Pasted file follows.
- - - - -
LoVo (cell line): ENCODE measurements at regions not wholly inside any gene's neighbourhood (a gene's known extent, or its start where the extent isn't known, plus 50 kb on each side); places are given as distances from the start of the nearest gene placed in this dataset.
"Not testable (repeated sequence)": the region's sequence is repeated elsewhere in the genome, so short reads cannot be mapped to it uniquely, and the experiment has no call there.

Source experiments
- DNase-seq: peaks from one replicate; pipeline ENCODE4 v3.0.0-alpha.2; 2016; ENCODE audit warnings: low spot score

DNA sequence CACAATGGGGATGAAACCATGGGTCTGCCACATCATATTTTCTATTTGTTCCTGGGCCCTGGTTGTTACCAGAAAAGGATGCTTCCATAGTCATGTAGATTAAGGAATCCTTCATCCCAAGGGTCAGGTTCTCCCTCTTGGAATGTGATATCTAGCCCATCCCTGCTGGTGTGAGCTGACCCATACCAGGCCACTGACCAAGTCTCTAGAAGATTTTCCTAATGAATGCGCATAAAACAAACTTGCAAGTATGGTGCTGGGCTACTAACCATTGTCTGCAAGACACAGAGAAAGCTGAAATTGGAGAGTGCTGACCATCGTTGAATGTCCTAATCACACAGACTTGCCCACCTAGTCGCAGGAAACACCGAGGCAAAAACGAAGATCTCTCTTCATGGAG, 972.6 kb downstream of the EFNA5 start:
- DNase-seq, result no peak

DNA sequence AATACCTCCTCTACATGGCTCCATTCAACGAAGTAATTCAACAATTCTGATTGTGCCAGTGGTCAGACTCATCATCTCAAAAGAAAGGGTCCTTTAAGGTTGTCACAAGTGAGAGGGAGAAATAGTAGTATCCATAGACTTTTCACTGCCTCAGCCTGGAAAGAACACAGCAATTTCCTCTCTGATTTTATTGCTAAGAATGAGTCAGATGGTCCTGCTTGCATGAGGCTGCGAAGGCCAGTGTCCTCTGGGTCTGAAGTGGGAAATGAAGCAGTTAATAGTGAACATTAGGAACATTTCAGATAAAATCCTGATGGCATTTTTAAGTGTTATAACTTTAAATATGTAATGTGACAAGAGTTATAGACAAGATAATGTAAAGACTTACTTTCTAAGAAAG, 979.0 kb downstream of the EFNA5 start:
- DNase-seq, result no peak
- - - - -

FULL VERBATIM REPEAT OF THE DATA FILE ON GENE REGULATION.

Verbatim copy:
LoVo (cell line): ENCODE measurements at regions not wholly inside any gene's neighbourhood (a gene's known extent, or its start where the extent isn't known, plus 50 kb on each side); places are given as distances from the start of the nearest gene placed in this dataset.
"Not testable (repeated sequence)": the region's sequence is repeated elsewhere in the genome, so short reads cannot be mapped to it uniquely, and the experiment has no call there.

Source experiments
- DNase-seq: peaks from one replicate; pipeline ENCODE4 v3.0.0-alpha.2; 2016; ENCODE audit warnings: low spot score

DNA sequence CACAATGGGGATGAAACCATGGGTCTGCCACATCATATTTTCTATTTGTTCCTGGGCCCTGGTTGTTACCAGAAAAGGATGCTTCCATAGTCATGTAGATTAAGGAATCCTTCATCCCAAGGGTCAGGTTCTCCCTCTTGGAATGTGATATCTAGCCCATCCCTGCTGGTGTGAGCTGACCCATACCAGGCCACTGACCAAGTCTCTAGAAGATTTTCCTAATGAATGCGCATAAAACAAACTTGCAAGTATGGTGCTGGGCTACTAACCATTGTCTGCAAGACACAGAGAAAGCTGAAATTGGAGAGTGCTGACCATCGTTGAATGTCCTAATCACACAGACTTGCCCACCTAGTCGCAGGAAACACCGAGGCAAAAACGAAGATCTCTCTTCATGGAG, 972.6 kb downstream of the EFNA5 start:
- DNase-seq, result no peak

DNA sequence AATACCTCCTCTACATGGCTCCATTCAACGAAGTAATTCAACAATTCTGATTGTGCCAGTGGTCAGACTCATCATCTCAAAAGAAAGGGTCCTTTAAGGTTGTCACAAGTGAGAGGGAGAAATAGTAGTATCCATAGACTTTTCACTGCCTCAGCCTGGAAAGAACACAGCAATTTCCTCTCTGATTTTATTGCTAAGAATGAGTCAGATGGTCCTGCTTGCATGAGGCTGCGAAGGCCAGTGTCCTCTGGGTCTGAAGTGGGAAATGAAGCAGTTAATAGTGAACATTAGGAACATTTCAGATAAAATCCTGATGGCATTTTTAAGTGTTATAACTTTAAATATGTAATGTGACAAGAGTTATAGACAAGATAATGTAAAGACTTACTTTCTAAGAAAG, 979.0 kb downstream of the EFNA5 start:
- DNase-seq, result no peak